'I was out of the cage and I was free'

    Overcoming his stutter unlocked Michael Niven’s potential. His gift means others can do the same.

    By Matt Rea, ‘13 PhD on October 21, 2019

    It was the empty desk that tipped him off. Michael Niven stepped into his boss’s sprawling office at a law firm in downtown Calgary ready to discuss a file, but when he saw the desk’s smooth surface he knew something was wrong. There should have been papers everywhere — stacks of folders ready to review. But there was no paper. No file to discuss. Michael braced, already knowing what was going to happen next.


    The day Michael was fired because of his stutter, he had a wife, a baby and a mortgage to worry about. Yet these days he will tell you that moment in 1987 was a turning point. It was the day he admitted to himself that if he wanted to go further in his career, he needed help to overcome his stutter. That revelation led him to the Institute of Stuttering Treatment and Research (ISTAR) at the University of Alberta — a place that changed his life forever. Now he’s giving back through a gift in his will to the U of A, making stuttering treatment affordable for future generations.


    For the first three decades of his life, Michael had succeeded in spite of a debilitating stutter. He completed law school in Scotland, came to the U of A to finish a postgraduate degree and even awkwardly asked his wife out on their first date — all with a stutter. The stutter had never stopped him from getting where he wanted to go. Which is why, when his mother-in-law gave him a magazine ad for ISTAR, Michael politely took it and promptly chucked it in his desk drawer.


    After he was fired, Michael quickly went through the stages of grief. He spent a few days gathering himself and then, like a good lawyer, he began to strategize. He went back to that old desk drawer, pulled out the ad for ISTAR and made a call. Fast-forward to the end of three weeks of intensive treatment and Michael could finally speak clearly. “I was out of the cage and I was free.”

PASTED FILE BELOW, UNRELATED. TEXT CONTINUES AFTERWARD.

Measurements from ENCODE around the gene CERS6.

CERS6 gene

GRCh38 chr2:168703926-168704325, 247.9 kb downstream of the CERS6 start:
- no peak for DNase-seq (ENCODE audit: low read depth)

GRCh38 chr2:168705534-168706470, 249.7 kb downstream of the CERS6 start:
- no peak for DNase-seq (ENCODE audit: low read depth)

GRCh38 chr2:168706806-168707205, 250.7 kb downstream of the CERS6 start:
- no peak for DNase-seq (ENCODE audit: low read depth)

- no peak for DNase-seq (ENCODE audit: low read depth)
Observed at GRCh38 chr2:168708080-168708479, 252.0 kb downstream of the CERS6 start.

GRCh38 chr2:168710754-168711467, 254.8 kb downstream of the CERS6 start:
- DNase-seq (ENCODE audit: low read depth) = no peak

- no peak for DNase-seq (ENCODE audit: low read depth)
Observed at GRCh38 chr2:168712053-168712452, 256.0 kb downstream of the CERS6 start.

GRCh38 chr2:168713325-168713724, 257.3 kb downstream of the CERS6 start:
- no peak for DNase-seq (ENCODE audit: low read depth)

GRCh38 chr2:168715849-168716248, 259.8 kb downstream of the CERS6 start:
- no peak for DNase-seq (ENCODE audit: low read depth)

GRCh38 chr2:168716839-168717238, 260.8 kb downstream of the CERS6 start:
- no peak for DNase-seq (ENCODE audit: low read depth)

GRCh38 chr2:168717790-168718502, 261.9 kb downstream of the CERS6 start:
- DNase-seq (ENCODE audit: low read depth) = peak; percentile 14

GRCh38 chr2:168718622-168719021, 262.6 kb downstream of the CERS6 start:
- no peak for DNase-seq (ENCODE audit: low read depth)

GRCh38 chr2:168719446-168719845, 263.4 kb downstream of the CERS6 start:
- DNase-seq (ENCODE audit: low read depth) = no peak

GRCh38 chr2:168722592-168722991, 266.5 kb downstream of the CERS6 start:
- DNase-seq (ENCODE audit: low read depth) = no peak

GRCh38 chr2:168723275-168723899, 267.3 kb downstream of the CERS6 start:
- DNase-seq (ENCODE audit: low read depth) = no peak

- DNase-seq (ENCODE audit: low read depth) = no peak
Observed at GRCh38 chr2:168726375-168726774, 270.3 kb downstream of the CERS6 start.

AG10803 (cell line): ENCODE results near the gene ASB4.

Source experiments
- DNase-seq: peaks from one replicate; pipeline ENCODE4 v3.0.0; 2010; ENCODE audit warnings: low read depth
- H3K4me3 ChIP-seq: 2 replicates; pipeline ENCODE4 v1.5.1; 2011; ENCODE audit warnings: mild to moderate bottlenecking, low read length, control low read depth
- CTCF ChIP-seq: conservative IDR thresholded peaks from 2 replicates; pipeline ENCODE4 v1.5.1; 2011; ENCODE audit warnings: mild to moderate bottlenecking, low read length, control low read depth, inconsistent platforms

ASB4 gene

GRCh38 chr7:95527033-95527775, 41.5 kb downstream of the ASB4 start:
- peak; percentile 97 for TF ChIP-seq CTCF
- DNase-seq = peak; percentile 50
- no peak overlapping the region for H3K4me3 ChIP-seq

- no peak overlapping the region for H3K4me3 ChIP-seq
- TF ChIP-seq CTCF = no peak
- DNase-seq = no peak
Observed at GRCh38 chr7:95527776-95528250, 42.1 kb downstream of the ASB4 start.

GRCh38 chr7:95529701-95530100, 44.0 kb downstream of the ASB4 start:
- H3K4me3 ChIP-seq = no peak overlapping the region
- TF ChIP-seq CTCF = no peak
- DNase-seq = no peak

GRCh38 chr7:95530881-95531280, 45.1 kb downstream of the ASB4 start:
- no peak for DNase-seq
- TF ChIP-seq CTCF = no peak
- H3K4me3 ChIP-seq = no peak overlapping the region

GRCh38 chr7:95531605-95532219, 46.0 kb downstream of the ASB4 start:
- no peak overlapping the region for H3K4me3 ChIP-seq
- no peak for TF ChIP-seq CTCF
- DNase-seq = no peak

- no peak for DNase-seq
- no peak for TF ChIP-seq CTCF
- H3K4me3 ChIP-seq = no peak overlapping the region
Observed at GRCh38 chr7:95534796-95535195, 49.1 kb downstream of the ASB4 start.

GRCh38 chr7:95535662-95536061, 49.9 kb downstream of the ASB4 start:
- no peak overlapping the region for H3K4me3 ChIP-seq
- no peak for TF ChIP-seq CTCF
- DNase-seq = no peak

Michael, now a partner in his own law firm, is paying forward his experience through a gift in his will to the University of Alberta, looking to make a difference for children who stutter. “I’m a recovering stutterer. For the rest of my life, to speak fluently, I’ll need to keep practising techniques I learned at ISTAR or else my stutter will come back,” says Michael, who is now chair of the Foundation of ISTAR, which raises funds and builds community support for ISTAR’s work.


    “But if you get a kid who is four or five or seven and they stutter, early intervention can dramatically improve their chances of speaking more fluently.”


    Shortly after his time as a client at ISTAR, Michael and his wife travelled to Scotland to visit his parents. Michael remembers talking with his mother, who had worked throughout his childhood trying, and failing, to get help for his stutter. She sat and listened as her son, a grown man with a wife and child of his own, was finally able to speak clearly.


    “We were sitting there and talking and she stopped and said, ‘You know, this is the first proper conversation we’ve ever had,’ ” Michael recalls. “I’m glad she had that.”